Critical Review 12 (4):413-458 (1998)

Abstract
Abstract If voters do not understand the programs of rival candidates or their likely consequences, they cannot rationally exercise control over government. An ignorant electorate cannot achieve true democratic control over public policy. The immense size and scope of modern government makes it virtually impossible for voters to acquire sufficient knowledge to exercise such control. The problem is exacerbated by voters? strong incentive to be ?rationally ignorant? of politics. This danger to democracy cannot readily be circumvented through ?shortcut? methods of economizing on voter knowledge costs. A truly democratic government must, therefore, be strictly limited in scope.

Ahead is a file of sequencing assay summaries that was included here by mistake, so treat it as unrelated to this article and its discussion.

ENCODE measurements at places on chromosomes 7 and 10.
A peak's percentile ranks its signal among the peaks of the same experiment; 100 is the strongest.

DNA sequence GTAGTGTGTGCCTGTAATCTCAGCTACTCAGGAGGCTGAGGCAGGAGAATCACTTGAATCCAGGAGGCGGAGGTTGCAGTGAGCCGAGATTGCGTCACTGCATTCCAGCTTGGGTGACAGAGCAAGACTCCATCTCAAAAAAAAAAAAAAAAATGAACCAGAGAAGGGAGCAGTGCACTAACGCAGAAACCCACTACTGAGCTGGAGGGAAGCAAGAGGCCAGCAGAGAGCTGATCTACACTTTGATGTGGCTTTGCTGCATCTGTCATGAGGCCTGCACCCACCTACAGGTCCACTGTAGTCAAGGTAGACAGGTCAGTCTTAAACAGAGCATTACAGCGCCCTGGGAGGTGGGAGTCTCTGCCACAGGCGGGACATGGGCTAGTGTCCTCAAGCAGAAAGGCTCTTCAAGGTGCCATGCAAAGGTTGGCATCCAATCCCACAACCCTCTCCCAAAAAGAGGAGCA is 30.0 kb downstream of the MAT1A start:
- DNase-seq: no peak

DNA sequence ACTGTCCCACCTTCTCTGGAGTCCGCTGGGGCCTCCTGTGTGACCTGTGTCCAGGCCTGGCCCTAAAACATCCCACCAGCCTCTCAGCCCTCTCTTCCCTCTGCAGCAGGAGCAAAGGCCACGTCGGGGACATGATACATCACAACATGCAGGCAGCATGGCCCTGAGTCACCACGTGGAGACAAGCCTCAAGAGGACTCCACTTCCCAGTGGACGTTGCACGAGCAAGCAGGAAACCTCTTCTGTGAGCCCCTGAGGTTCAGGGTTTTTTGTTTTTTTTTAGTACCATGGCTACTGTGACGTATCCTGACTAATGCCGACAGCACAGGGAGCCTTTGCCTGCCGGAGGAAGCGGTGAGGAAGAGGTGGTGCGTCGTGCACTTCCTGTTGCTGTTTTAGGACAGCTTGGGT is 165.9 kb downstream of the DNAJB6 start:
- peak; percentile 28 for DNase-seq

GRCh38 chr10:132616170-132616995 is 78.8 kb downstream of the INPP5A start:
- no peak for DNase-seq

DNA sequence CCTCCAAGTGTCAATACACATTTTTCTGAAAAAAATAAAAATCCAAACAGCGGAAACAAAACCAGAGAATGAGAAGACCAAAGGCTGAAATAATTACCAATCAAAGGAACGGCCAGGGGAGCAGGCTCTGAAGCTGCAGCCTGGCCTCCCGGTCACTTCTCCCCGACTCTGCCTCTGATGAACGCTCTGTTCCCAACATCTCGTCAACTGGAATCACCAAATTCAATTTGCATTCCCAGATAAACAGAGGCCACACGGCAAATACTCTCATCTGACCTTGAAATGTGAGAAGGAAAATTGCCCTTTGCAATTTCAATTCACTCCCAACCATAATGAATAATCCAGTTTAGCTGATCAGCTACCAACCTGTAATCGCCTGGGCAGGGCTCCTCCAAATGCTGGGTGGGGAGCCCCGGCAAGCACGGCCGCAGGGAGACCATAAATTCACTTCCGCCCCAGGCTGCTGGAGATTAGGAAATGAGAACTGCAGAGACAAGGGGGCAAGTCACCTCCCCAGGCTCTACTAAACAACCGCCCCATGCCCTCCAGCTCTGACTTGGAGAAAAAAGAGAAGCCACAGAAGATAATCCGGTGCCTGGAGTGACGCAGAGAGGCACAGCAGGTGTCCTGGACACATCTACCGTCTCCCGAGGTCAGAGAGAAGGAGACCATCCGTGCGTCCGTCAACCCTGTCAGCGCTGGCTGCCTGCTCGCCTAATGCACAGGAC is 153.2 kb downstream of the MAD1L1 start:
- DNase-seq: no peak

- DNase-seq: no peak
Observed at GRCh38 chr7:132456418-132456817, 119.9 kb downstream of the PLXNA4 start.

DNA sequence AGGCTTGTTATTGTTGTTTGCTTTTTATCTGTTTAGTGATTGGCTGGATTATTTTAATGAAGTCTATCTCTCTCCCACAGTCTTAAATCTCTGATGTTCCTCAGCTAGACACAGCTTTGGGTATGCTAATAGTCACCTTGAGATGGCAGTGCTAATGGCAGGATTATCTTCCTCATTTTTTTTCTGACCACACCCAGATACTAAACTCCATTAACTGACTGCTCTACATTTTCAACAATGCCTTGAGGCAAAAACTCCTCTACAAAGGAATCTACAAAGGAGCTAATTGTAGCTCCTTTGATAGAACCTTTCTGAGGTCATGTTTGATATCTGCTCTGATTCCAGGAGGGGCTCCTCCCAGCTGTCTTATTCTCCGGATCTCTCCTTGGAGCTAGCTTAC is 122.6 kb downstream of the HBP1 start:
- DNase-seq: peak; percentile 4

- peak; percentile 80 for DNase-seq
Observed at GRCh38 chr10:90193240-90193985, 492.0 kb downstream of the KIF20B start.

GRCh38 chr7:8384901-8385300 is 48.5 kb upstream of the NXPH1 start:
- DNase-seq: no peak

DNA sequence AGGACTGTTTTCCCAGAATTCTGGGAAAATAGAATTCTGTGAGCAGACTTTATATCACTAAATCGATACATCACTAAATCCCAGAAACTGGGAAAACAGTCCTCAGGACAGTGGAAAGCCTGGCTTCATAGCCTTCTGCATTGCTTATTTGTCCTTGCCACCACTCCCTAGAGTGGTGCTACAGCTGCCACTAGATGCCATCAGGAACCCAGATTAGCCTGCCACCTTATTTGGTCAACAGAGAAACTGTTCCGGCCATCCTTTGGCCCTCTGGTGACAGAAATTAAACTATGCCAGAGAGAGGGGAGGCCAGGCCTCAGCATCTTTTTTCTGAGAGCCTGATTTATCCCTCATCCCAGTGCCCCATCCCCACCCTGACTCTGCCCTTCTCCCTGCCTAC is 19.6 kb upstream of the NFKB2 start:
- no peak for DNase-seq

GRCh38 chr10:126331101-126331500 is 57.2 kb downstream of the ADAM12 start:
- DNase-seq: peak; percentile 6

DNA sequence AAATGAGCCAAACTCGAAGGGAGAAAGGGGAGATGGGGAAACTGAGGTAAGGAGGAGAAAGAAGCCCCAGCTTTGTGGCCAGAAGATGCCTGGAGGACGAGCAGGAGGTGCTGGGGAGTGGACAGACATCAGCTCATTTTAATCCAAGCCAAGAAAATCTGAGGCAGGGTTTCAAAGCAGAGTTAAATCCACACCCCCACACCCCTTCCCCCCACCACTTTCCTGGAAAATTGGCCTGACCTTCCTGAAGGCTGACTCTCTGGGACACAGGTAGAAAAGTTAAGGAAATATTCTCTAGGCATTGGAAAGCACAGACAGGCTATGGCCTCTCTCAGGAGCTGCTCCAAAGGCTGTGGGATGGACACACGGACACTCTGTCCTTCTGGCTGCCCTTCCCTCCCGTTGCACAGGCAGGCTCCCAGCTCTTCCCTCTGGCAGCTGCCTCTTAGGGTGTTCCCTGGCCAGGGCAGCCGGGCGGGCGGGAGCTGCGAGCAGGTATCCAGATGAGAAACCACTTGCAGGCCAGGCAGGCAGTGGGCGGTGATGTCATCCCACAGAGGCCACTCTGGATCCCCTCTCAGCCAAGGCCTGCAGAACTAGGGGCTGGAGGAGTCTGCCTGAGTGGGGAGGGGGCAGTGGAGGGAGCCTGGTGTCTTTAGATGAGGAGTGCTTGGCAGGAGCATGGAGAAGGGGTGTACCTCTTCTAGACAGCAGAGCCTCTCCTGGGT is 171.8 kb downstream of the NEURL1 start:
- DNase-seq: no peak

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DOI 10.1080/08913819808443511
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References found in this work BETA

Political Liberalism.John Rawls - 1993 - Columbia University Press.
Taking Rights Seriously.Ronald Dworkin (ed.) - 1977 - Duckworth.
Political Liberalism by John Rawls. [REVIEW]Philip Pettit - 1994 - Journal of Philosophy 91 (4):215-220.
Democracy and Disagreement.Amy Gutmann - 1996 - Belknap Press of Harvard University Press.

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